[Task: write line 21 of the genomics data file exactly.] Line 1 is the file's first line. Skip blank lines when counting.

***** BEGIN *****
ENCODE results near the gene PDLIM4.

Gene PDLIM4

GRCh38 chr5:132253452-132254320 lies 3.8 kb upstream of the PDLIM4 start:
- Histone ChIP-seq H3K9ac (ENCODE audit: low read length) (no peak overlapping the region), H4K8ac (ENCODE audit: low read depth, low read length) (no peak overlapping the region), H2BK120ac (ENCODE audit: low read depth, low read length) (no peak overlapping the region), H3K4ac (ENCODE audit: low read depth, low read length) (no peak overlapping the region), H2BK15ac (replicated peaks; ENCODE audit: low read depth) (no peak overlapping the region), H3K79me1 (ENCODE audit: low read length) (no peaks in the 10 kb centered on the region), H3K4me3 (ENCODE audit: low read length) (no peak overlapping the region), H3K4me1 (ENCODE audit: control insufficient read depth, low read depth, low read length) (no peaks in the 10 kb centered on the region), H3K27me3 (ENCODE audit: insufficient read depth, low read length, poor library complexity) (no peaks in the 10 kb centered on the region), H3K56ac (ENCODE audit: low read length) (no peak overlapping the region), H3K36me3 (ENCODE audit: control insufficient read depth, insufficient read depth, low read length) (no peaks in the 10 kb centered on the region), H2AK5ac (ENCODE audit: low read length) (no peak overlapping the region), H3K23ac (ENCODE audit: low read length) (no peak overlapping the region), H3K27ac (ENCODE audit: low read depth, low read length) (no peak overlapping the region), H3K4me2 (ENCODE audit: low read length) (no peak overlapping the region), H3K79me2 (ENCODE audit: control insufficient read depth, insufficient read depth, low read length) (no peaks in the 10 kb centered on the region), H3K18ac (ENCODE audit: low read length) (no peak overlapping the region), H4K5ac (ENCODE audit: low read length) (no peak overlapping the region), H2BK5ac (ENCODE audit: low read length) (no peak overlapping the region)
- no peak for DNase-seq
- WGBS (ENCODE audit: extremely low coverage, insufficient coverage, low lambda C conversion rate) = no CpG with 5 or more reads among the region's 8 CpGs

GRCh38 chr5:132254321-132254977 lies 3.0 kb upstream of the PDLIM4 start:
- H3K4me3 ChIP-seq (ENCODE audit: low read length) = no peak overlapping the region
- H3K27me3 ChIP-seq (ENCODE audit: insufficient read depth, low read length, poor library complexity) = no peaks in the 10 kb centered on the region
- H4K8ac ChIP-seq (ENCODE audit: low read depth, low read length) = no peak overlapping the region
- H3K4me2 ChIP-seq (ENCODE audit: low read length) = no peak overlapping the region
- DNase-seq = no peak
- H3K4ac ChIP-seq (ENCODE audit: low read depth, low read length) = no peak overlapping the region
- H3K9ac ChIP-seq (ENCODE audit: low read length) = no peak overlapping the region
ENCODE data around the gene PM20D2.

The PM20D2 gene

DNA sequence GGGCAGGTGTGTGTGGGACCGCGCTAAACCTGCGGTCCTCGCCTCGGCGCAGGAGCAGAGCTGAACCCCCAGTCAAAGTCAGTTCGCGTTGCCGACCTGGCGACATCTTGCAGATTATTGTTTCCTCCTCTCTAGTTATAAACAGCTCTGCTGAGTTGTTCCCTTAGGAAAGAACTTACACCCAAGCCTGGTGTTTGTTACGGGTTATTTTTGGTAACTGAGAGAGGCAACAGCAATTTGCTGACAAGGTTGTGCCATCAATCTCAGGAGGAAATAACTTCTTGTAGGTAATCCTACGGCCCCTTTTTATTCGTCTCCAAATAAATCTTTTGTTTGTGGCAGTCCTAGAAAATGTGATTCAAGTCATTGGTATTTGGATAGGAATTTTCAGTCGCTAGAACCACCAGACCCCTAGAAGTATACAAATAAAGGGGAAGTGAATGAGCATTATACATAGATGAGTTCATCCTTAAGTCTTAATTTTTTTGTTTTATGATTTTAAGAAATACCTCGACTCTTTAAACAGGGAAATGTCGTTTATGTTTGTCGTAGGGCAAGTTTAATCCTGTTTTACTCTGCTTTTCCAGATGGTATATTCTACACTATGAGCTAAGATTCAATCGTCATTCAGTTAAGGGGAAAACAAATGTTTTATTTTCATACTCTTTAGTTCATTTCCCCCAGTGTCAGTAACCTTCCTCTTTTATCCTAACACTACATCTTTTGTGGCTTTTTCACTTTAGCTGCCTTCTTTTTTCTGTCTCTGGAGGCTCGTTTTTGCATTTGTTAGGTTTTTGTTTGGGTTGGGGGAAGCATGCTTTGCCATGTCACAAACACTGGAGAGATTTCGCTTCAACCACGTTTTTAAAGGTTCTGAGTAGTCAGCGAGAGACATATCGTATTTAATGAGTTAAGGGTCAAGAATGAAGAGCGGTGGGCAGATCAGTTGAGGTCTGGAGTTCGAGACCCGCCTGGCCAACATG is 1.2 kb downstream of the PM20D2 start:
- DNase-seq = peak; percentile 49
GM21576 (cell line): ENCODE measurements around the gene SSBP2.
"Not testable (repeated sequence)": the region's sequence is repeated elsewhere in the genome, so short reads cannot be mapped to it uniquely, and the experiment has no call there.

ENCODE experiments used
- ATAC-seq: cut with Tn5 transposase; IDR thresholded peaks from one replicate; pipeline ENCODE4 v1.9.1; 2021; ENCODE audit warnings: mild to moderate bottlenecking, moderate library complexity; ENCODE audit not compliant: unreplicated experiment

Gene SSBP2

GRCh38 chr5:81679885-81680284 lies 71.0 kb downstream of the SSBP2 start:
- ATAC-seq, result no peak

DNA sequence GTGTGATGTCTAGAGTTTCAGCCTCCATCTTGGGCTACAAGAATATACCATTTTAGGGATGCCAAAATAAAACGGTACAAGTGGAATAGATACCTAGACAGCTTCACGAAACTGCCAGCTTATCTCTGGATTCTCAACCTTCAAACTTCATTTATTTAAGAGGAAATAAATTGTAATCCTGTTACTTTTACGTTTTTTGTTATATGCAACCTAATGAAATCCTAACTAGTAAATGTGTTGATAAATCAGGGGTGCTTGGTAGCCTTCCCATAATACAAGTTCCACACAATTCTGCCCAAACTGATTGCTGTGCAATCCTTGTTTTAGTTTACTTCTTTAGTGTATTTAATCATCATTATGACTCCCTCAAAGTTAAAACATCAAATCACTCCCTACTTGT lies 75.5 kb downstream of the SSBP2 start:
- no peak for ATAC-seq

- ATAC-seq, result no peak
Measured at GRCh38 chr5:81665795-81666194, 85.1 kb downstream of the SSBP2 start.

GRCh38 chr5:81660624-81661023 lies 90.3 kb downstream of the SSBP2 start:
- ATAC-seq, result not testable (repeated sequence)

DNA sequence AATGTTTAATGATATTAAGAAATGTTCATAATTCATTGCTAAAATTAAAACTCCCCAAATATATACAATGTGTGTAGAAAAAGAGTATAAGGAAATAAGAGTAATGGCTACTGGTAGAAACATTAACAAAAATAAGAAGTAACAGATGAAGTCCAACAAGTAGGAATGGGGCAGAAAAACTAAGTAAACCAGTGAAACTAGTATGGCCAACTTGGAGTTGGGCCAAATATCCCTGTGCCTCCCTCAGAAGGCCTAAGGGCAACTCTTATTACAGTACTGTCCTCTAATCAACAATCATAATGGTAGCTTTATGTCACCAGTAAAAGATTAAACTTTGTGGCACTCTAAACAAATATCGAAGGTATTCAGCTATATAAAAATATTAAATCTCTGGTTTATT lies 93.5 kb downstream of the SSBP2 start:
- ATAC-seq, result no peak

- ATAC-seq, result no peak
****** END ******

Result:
ENCODE experiments used